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Creating a Path to Wellness

How are you feeling right now? Exhausted? Stressed? Maybe even “down” or depressed?

The COVID-19 pandemic has been difficult for everyone’s emotional wellness, regardless of age, race/ethnicity, or occupation. But for healthcare workers (HCWs)--who represent the frontline of the fight--the pandemic has exacerbated already high levels of staffing shortages, stress, and rates of burnout. In fact, 30% of HCWs reported in March that they have considered leaving their profession because of the pandemic. HCWs need our attention and support to recover from the ongoing emotional toll of COVID-19.

Burnout involves three different emotional states that can have negative impacts on an employee, their co-workers, and an organization as a whole:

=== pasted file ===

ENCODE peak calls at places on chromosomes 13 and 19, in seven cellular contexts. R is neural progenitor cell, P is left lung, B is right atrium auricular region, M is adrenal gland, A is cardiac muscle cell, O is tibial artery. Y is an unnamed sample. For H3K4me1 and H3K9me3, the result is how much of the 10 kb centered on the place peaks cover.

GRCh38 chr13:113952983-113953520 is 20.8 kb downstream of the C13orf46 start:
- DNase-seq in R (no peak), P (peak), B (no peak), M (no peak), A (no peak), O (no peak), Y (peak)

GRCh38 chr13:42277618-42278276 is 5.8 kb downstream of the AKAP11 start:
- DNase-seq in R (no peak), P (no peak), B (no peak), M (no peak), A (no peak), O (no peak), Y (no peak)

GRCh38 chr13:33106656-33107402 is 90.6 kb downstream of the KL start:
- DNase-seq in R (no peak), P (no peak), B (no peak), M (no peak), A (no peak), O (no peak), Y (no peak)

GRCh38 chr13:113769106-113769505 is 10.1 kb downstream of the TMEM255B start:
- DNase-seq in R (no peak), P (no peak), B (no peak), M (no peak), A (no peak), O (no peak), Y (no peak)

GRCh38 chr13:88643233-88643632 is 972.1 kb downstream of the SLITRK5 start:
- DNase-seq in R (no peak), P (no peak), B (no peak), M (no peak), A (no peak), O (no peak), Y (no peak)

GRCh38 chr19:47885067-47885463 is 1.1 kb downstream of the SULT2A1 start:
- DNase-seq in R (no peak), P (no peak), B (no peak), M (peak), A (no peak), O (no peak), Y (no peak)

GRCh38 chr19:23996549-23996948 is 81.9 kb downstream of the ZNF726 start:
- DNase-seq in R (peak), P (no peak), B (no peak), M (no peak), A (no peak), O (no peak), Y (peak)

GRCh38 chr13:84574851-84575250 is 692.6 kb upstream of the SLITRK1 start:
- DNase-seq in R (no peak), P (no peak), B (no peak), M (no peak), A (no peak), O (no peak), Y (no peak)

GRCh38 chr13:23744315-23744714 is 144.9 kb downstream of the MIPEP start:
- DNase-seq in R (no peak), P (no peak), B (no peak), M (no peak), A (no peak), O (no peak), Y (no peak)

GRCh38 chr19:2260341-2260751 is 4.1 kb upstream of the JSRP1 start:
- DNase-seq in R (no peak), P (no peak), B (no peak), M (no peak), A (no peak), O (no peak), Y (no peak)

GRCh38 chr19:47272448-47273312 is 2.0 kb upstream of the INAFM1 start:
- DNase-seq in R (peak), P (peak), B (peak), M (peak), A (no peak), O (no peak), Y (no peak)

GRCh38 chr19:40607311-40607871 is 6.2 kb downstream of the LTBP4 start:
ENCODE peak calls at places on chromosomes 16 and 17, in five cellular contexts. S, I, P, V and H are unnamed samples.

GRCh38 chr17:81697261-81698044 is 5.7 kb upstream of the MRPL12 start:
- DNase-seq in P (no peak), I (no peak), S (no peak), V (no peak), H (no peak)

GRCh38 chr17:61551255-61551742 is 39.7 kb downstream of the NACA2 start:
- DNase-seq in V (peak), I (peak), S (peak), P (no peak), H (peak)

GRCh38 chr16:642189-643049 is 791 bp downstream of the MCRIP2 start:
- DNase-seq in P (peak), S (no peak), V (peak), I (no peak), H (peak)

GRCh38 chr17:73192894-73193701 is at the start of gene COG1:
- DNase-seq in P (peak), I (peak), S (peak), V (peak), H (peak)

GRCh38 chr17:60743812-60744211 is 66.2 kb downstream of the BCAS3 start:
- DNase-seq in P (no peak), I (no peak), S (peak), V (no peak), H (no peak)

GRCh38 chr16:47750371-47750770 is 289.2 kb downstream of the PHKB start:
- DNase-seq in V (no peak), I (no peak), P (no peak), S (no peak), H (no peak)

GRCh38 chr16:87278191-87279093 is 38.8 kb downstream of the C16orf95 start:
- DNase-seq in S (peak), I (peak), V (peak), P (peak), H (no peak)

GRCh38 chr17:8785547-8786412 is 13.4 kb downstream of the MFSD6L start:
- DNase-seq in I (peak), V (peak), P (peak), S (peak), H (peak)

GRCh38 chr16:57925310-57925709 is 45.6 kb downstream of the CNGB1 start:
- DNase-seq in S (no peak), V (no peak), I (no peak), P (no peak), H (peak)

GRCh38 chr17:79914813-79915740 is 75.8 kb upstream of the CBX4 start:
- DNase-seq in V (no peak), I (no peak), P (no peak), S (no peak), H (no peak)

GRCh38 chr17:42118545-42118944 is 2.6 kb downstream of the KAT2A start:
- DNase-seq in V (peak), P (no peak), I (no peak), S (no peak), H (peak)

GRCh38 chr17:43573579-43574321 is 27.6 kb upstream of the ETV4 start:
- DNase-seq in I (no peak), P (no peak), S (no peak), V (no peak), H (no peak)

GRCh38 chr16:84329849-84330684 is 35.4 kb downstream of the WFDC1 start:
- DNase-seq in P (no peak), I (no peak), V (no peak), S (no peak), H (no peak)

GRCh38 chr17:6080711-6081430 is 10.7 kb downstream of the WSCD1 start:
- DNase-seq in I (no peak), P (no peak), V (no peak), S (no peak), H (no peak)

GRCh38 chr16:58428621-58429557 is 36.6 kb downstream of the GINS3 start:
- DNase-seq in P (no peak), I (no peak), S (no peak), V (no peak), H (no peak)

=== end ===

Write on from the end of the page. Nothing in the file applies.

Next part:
• emotional exhaustion,

  • feeling utterly drained by work depersonalization, feeling detached or negative toward others

  • reduced personal accomplishment, feeling less competent or successful at work ​

Happily, there are many interventions and daily supports that employers can consider to address HCW burnout and mental health. As just one example, incorporating time for a 15-minute end-of-shift huddle can provide staff with an opportunity to debrief, gain emotional support by hearing others’ experiences, and guide a more positive transition from work to home. Long-term, this could decrease absenteeism, improve organizational climate, and reduce staff turnover.

For more strategies like this, feel free to contact Tana Luger Motyka at

References 1. Kuzmanovich, D. (2021). What does recovery look like? Addressing physician burnout in 2021. The Advisory Board 2. Wan, W. (2021). Burned out by the pandemic, 3 in 10 health-care workers consider leaving the profession. The Washington Post 3. Maslach, C., & Leiter, M. P. (2016). Understanding the burnout experience: recent research and its implications for psychiatry. World psychiatry, 15(2), 103–111. 4. Personal protective strategies: End of shift huddle. Threshold Globalworks. 5. Wright, T.A. and Huang, C.‐C. (2012), The many benefits of employee well‐being in organizational research. J. Organiz. Behav., 33: 1188-1192.


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